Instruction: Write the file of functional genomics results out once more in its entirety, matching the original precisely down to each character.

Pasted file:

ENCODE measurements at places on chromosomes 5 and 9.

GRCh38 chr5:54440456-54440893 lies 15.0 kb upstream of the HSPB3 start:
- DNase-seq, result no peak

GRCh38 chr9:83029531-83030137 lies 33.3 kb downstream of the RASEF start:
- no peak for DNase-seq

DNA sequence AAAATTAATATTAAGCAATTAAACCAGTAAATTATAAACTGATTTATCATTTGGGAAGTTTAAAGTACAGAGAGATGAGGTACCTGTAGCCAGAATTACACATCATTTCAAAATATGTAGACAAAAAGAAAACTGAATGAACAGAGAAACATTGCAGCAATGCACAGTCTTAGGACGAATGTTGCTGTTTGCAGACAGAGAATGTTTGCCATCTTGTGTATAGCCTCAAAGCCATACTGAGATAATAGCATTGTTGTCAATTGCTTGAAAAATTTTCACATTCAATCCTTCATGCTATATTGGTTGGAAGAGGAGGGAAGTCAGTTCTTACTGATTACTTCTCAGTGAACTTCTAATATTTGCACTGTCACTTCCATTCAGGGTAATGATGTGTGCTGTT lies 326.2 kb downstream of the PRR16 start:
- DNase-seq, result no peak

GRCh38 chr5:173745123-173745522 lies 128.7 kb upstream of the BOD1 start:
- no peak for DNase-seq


ENCODE measurements at places on chromosomes 5 and 9.

GRCh38 chr5:54440456-54440893 lies 15.0 kb upstream of the HSPB3 start:
- DNase-seq, result no peak

GRCh38 chr9:83029531-83030137 lies 33.3 kb downstream of the RASEF start:
- no peak for DNase-seq

DNA sequence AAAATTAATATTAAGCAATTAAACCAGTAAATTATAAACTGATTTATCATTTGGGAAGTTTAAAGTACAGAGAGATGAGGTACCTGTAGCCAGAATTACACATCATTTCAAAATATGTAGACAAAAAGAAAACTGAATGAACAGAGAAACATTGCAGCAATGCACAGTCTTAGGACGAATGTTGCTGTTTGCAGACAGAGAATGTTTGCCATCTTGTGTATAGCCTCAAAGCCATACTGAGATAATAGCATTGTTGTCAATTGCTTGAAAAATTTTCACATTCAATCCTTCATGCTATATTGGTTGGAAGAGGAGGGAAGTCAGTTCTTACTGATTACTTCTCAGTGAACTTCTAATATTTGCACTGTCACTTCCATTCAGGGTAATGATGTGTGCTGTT lies 326.2 kb downstream of the PRR16 start:
- DNase-seq, result no peak

GRCh38 chr5:173745123-173745522 lies 128.7 kb upstream of the BOD1 start:
- no peak for DNase-seq